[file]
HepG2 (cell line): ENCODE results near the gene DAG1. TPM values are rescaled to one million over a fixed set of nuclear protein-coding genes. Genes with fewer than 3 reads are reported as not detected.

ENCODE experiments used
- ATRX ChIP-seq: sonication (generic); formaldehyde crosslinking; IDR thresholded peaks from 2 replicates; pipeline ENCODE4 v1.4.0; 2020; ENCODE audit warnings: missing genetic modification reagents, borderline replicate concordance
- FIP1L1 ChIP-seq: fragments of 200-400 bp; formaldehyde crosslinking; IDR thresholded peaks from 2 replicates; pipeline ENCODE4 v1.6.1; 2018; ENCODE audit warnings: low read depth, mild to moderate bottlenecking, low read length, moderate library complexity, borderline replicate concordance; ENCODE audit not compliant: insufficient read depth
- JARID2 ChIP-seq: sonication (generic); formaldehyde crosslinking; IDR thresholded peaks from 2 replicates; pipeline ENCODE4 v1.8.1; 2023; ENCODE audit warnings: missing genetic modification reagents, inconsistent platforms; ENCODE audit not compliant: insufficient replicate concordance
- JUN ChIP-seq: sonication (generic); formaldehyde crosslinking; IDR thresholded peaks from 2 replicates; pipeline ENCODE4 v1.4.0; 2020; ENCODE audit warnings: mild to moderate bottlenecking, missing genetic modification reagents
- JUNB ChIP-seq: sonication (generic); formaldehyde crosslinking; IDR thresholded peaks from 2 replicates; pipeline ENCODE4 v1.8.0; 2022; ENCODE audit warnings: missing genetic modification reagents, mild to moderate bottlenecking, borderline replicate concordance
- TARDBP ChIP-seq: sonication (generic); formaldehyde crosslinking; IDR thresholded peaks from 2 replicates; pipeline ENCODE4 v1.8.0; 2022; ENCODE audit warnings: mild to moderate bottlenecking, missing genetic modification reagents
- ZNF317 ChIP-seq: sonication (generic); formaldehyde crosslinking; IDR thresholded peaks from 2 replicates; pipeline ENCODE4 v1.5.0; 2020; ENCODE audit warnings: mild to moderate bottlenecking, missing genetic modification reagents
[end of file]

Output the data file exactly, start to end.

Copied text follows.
HepG2 (cell line): ENCODE results near the gene DAG1. TPM values are rescaled to one million over a fixed set of nuclear protein-coding genes. Genes with fewer than 3 reads are reported as not detected.

ENCODE experiments used
- ATRX ChIP-seq: sonication (generic); formaldehyde crosslinking; IDR thresholded peaks from 2 replicates; pipeline ENCODE4 v1.4.0; 2020; ENCODE audit warnings: missing genetic modification reagents, borderline replicate concordance
- FIP1L1 ChIP-seq: fragments of 200-400 bp; formaldehyde crosslinking; IDR thresholded peaks from 2 replicates; pipeline ENCODE4 v1.6.1; 2018; ENCODE audit warnings: low read depth, mild to moderate bottlenecking, low read length, moderate library complexity, borderline replicate concordance; ENCODE audit not compliant: insufficient read depth
- JARID2 ChIP-seq: sonication (generic); formaldehyde crosslinking; IDR thresholded peaks from 2 replicates; pipeline ENCODE4 v1.8.1; 2023; ENCODE audit warnings: missing genetic modification reagents, inconsistent platforms; ENCODE audit not compliant: insufficient replicate concordance
- JUN ChIP-seq: sonication (generic); formaldehyde crosslinking; IDR thresholded peaks from 2 replicates; pipeline ENCODE4 v1.4.0; 2020; ENCODE audit warnings: mild to moderate bottlenecking, missing genetic modification reagents
- JUNB ChIP-seq: sonication (generic); formaldehyde crosslinking; IDR thresholded peaks from 2 replicates; pipeline ENCODE4 v1.8.0; 2022; ENCODE audit warnings: missing genetic modification reagents, mild to moderate bottlenecking, borderline replicate concordance
- TARDBP ChIP-seq: sonication (generic); formaldehyde crosslinking; IDR thresholded peaks from 2 replicates; pipeline ENCODE4 v1.8.0; 2022; ENCODE audit warnings: mild to moderate bottlenecking, missing genetic modification reagents
- ZNF317 ChIP-seq: sonication (generic); formaldehyde crosslinking; IDR thresholded peaks from 2 replicates; pipeline ENCODE4 v1.5.0; 2020; ENCODE audit warnings: mild to moderate bottlenecking, missing genetic modification reagents